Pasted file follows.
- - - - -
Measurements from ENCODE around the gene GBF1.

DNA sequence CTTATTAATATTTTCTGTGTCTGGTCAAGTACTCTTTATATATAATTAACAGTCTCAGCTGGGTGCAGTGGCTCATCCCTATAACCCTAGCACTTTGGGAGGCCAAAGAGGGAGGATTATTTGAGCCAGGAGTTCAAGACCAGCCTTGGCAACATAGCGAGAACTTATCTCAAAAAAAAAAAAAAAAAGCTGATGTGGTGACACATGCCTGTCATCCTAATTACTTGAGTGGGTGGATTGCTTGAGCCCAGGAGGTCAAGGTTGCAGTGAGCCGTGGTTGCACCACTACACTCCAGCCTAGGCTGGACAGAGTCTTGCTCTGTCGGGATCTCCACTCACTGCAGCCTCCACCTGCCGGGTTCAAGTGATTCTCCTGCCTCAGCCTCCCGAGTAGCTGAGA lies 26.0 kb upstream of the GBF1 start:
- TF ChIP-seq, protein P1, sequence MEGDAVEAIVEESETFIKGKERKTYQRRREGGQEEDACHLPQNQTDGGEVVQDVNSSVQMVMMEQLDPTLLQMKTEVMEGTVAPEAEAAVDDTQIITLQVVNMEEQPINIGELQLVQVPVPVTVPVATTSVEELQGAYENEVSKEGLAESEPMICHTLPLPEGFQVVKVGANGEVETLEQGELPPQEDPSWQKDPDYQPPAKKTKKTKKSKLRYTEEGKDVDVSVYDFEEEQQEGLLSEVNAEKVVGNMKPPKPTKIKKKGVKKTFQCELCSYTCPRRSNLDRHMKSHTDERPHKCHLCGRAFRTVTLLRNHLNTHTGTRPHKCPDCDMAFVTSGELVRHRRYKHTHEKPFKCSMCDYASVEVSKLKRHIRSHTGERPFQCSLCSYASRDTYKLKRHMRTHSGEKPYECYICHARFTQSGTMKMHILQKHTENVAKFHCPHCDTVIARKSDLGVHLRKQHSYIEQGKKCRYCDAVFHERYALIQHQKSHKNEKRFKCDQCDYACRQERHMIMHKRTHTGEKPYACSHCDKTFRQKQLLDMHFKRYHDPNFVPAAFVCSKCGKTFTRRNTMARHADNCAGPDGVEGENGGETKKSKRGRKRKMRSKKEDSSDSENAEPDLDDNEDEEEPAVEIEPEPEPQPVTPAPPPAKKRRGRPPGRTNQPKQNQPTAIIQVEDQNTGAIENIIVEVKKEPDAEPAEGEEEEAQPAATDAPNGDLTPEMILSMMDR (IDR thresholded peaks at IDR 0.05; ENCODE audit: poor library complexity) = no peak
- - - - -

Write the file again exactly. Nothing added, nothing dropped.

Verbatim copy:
Measurements from ENCODE around the gene GBF1.

DNA sequence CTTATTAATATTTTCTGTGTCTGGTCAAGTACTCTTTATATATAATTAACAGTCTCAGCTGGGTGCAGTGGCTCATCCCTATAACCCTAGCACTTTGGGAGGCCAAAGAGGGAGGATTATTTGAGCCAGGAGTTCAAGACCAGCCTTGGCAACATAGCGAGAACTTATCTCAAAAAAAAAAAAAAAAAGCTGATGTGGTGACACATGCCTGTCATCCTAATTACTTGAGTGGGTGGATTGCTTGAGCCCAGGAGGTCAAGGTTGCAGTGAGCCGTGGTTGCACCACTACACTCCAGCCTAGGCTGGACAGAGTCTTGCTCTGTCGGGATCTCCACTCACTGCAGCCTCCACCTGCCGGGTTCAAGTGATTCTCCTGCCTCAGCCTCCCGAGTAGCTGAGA lies 26.0 kb upstream of the GBF1 start:
- TF ChIP-seq, protein P1, sequence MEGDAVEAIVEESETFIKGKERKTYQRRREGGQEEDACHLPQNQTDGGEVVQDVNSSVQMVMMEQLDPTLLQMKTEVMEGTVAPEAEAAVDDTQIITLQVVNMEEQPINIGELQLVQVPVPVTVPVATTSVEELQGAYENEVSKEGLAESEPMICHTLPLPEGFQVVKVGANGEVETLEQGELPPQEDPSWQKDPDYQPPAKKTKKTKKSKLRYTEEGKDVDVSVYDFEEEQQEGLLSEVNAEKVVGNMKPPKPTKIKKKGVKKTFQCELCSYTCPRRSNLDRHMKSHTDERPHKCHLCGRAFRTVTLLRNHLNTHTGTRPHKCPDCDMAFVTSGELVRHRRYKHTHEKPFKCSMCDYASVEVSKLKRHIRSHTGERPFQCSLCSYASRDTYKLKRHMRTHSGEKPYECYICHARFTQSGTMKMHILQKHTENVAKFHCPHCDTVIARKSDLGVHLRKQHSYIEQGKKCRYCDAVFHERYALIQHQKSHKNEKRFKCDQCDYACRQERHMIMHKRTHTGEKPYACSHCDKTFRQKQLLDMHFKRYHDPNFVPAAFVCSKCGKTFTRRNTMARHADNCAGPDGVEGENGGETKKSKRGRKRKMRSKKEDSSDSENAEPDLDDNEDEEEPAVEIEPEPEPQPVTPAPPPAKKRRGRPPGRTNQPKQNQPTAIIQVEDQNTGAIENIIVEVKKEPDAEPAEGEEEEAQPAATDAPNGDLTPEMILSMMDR (IDR thresholded peaks at IDR 0.05; ENCODE audit: poor library complexity) = no peak